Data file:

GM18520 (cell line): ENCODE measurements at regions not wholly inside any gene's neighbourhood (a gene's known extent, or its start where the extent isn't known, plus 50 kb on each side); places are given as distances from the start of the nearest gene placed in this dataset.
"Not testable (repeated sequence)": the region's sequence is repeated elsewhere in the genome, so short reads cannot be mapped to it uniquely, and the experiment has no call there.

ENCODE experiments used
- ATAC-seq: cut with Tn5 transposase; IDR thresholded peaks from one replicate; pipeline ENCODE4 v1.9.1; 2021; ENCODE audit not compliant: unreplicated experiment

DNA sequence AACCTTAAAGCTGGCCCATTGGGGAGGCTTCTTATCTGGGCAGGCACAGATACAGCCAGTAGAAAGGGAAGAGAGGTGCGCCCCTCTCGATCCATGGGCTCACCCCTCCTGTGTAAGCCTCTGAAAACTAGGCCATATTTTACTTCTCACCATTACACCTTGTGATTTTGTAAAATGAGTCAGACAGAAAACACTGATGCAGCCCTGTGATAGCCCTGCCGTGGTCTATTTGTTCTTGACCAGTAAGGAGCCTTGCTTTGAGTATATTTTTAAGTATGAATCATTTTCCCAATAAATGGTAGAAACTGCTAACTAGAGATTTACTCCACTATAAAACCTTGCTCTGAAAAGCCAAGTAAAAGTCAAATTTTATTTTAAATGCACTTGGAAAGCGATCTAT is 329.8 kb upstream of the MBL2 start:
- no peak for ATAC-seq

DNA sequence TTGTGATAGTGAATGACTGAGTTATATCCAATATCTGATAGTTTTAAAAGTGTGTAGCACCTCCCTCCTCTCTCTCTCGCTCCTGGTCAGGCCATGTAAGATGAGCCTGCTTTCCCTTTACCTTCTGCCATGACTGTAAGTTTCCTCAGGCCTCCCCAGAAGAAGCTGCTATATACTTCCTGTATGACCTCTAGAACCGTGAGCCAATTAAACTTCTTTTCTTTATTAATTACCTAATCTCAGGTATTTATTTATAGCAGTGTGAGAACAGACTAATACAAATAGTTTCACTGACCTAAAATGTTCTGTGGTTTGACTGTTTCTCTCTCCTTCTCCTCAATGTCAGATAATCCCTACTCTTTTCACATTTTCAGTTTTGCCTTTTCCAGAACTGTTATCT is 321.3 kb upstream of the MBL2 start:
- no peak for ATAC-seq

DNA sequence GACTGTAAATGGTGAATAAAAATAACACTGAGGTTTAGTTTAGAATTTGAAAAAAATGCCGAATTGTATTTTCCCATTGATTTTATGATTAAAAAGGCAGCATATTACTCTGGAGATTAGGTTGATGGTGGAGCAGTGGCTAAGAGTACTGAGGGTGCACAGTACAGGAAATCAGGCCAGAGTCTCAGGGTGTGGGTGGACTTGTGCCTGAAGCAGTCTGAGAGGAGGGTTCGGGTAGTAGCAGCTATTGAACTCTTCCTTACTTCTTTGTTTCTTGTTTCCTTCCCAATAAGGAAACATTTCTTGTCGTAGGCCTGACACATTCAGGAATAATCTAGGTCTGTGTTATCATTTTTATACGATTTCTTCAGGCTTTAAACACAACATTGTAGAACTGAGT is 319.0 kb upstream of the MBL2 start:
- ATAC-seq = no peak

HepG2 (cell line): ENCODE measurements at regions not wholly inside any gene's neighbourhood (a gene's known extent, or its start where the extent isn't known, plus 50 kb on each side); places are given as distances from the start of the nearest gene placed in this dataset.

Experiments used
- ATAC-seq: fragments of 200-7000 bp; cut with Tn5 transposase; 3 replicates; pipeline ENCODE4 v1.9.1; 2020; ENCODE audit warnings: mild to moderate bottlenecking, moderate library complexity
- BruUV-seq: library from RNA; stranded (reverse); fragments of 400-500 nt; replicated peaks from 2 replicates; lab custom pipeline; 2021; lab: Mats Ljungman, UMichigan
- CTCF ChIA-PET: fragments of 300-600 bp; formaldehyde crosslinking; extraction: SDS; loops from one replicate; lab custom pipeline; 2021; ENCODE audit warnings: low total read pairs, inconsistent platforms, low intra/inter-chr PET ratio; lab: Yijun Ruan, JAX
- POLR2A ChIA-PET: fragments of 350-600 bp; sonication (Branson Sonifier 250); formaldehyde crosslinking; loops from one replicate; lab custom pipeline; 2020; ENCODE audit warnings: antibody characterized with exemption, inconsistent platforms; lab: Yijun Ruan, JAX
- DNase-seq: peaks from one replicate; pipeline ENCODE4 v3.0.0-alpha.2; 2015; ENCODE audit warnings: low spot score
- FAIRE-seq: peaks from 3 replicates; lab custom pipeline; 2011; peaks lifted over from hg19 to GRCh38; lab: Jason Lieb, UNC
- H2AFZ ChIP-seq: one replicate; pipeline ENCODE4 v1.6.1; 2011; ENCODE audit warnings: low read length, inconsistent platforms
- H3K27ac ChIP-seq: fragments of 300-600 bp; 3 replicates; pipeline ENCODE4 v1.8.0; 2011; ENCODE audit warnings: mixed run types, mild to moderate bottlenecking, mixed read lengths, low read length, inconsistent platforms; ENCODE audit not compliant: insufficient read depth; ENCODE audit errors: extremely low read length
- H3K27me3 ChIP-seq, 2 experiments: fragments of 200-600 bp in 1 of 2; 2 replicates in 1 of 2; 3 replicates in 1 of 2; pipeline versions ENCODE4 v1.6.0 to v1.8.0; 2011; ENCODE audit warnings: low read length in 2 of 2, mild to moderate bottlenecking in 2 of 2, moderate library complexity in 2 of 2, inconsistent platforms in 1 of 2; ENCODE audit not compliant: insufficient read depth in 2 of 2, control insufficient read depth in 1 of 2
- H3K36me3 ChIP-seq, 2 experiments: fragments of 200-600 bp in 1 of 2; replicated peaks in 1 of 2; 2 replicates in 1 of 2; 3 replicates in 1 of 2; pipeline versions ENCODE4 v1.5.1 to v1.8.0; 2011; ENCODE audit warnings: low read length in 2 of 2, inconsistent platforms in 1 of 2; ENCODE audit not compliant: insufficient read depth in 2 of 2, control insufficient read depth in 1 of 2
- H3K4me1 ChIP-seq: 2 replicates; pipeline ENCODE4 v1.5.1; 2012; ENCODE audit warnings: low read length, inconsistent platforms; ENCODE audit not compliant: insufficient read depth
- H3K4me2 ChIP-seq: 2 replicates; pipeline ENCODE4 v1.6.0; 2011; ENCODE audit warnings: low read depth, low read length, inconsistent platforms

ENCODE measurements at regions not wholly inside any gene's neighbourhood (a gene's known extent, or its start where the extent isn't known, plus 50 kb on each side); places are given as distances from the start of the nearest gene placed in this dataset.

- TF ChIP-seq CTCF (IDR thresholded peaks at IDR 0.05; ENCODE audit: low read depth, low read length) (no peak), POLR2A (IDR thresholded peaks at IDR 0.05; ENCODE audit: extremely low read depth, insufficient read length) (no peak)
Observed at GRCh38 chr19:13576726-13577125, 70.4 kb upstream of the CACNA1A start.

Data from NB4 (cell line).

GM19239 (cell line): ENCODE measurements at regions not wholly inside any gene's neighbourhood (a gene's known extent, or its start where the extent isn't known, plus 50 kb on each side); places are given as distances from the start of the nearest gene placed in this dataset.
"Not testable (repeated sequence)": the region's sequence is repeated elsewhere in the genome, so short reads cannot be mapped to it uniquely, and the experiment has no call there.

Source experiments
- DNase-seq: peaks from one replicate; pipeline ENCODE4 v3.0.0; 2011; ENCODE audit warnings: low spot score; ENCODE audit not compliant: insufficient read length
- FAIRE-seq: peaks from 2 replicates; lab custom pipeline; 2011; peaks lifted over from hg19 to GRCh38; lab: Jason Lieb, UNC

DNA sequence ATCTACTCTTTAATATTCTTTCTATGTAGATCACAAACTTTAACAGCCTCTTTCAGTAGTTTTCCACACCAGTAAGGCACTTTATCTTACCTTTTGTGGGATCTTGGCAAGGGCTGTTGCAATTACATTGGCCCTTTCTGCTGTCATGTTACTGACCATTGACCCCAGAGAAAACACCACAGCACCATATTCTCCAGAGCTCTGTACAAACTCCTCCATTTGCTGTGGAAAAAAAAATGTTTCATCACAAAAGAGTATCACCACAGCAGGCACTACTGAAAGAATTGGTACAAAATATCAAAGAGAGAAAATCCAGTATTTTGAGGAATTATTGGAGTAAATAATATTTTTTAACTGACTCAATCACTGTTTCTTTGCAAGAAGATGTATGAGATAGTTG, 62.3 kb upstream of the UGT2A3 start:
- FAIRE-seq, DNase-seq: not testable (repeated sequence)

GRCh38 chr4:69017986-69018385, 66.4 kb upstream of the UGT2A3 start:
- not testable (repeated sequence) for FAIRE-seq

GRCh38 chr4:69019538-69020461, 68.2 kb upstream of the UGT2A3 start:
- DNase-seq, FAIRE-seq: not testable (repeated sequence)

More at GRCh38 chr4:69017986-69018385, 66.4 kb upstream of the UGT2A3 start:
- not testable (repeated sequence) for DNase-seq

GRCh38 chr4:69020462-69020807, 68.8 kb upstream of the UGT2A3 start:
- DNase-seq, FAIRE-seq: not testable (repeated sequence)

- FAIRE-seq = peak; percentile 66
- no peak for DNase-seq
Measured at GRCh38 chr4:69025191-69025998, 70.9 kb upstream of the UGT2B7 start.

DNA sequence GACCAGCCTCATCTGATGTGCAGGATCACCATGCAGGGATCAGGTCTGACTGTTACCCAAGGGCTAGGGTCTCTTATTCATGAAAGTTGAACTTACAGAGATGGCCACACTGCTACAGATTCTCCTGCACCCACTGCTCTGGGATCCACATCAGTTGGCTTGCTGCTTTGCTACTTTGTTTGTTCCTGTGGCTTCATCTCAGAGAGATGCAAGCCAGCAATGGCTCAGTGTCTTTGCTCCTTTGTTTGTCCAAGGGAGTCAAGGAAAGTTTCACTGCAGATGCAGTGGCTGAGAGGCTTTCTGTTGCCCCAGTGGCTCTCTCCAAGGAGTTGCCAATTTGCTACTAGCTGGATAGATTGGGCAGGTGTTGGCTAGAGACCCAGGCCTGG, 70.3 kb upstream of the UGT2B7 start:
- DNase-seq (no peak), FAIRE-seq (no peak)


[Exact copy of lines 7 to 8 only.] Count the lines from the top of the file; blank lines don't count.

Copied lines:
DNA sequence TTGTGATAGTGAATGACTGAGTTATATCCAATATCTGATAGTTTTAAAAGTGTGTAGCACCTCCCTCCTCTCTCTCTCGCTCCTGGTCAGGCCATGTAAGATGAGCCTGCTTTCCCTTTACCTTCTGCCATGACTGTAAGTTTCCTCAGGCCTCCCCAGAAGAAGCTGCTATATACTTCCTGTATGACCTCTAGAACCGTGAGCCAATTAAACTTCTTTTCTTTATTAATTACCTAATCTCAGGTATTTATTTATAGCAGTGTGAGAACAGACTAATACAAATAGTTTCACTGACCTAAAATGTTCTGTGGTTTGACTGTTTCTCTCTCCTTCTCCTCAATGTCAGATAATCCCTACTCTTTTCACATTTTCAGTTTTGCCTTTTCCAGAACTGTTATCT is 321.3 kb upstream of the MBL2 start:
- no peak for ATAC-seq